Faith on the Installment Plan


Sermon by Rev. Steven McClelland on Matthew 4: 12 – 23.  Focus on how human beings come to faith in Christ.  Why Doing and Following are the keys.

The fact that you came in here today puts you with millions, in fact billions of other human beings who believe there is something bigger, other than, you and me who is ultimately in charge of our existence and destiny. Most of us call this “other than thing” God, which is acknowledge in one form or another in every culture on this earth. In fact National Geographic has Morgan Freeman traveling the world doing a series on it entitled: In Search of God.

To the questions around purpose and ultimate meaning the Christian religion says that all those questions: “Who am I? Why am I here? And what becomes of me when I die?”… All these are answered by the life of Jesus, which have been summarized in creeds like the Apostle’s Creed. A creed we will be saying during Austin’s baptism.

But that’s not where faith begins. For the gospel writers and for us faith began this way:

Jesus went along the shore of Lake Galilee, and saw two brothers who were fishermen, Simon Peter and his brother Andrew, catching fish. Jesus said to them, “Follow me, and I will teach you to catch men.” At once they left their nets and went with him.

Now these first Christ followers couldn’t possibly know what they were getting into. He didn’t give them any references or credentials, didn’t show them his seminary degree, no stump speech outlining what his program was or even who he was.

And that’s the way the church started. No action plan. No three weeks of new member classes. No market research. No mission study. No employment contract. No list of doctrines. No Book of Order. Jesus didn’t explain anything.

All he said was Follow me. And instead of a plan he gave them hints and clues, bits and pieces, parables and perplexities, which he dropped along the way, and demonstrated in his everyday life how to know God and how to act toward everyone else.

Clue: A man was very successful, thought he had to build bigger barns to store his stuff. So he said, “At last I’ve got enough to feel secure and take it easy. I can finally retire. From now on it’s eat, drink and be merry.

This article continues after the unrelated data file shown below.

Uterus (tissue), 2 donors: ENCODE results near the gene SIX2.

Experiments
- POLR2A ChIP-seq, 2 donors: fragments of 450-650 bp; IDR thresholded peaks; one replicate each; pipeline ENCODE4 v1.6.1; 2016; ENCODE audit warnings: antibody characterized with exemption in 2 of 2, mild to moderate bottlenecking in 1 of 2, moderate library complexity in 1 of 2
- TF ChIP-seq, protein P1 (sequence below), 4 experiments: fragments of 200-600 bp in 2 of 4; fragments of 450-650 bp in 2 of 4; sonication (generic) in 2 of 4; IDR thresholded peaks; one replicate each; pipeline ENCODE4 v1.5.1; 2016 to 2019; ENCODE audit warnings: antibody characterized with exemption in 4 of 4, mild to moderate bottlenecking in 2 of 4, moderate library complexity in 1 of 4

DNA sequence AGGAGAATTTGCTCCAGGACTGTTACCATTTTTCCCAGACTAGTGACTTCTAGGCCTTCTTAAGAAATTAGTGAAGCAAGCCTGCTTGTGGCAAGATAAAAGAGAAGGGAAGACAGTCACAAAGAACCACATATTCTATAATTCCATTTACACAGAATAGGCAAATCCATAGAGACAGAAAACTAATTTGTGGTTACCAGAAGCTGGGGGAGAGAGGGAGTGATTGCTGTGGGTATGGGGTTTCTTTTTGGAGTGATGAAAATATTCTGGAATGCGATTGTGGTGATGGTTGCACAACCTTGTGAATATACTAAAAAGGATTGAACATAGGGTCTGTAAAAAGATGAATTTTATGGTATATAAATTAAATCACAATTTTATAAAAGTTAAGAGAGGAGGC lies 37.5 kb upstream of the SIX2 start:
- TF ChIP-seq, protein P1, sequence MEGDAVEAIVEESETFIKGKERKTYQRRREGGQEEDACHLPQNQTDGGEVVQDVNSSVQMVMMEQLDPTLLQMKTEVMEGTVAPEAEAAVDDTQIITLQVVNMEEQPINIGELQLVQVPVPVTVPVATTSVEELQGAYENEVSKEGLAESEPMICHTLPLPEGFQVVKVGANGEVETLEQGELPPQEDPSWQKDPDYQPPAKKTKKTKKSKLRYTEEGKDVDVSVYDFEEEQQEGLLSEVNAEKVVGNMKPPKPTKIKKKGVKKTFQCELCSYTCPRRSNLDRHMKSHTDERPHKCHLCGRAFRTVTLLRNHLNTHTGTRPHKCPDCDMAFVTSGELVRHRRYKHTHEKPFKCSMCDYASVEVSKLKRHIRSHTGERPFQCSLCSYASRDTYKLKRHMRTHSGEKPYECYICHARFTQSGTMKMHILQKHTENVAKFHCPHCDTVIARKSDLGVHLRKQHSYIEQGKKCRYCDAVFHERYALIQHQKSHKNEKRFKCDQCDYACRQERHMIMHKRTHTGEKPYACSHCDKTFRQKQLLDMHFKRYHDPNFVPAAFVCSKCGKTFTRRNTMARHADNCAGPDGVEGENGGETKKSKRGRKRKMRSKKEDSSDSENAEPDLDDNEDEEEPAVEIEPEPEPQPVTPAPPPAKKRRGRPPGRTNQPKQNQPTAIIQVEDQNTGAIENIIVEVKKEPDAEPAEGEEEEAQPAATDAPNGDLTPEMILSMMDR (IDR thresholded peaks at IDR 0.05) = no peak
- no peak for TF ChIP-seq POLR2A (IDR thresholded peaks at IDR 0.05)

But the poor fool – well he died that night. So it is for anybody not rich toward God. Oh, I get it; you mean there are things more important than getting richer and richer.

Clue: You’ve heard in your law you should not commit adultery. But I’m telling you don’t lust in your heart – it’s the same thing. What?

Hint: What’s God like? He’s like a father who took horrible insults from his son, but welcomed him back with open arms.

Hint: A man got mugged, badly mugged. Three good citizens wouldn’t stop to help, but a man from another denomination that you despise, did. Oh, so the Samaritan was a good guy! I get it you want us to be like him.

And many more clues and hints of what God is like and expects us to be like were revealed along the way. In time these ordinary men and women began to understand, little by little, what following this man was all about. They didn’t always get it, sometimes they acted with selfish motives, but they learned what it meant to follow him by following.

Little by little they grew in faith and wisdom as they caught on through his words and ways. In short, they got it on the installment plan. And so do we.

So here’s the sequence: first you follow, then you commit. You listen to the talk then you walk it. You learn a lesson, do a lesson, teach a lesson. These are the steps of faith. Don’t be discouraged; you’ll get the hang of it. One step forward, maybe two back. Then the next time two forward and one back. You’ll get better and better at it with each step, just don’t quit, keep trying.

Most of us didn’t arrive at faith by serious study. We arrived at it by having had an encounter with God in some way. He isn’t going to beat you over the head or force you to believe. He’s just going to ask you to follow.

If you want to have a life that is meaningful, sustaining, and satisfying you have to risk living it – just like the first four – Peter, Andrew, James and John did. Every one of us starts the trip off without knowing how it’s going to work out. That’s very scary, but it’s the essence of faith – to follow without knowing all the answers, to learn as you go.

“Yes Lord, I hear you tell me I shouldn’t be anxious about the outcome, but I still am, although it’s a little better today than it was yesterday. Show me how to handle the stress and anxiety. Yes Lord, I hear you tell me that I can trust you to care for all my needs, but I’m still going to protect my family as best as I can. So help me get the balance right.”

Don’t worry if you’ve got more questions than answers about this. Think of the disciples, who often seemed to miss the point. Just keep trying to pick up on the clues. (For that you will need to read the Gospels and trust your experience). You’ll get better at it as you do it. After all that’s what our baptism is all about saying I’ve decided to follow Christ and learning to trust him with all of your life as you go. Amen

2 responses to “Faith on the Installment Plan”

  1. Gale Barksdale says:

    Good evening Rev. Steve, We read all that you send , thank you your sermons are lifting ‘& always needed. Good blessings. We are at a campsite tonight reading your words Much love Charles & Gale


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